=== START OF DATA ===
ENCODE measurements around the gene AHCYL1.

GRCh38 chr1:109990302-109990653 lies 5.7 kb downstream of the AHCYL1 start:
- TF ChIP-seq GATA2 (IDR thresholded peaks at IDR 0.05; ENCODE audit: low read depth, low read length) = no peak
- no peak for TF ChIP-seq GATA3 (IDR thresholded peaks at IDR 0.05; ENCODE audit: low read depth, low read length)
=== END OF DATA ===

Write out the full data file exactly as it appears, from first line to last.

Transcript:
ENCODE measurements around the gene AHCYL1.

GRCh38 chr1:109990302-109990653 lies 5.7 kb downstream of the AHCYL1 start:
- TF ChIP-seq GATA2 (IDR thresholded peaks at IDR 0.05; ENCODE audit: low read depth, low read length) = no peak
- no peak for TF ChIP-seq GATA3 (IDR thresholded peaks at IDR 0.05; ENCODE audit: low read depth, low read length)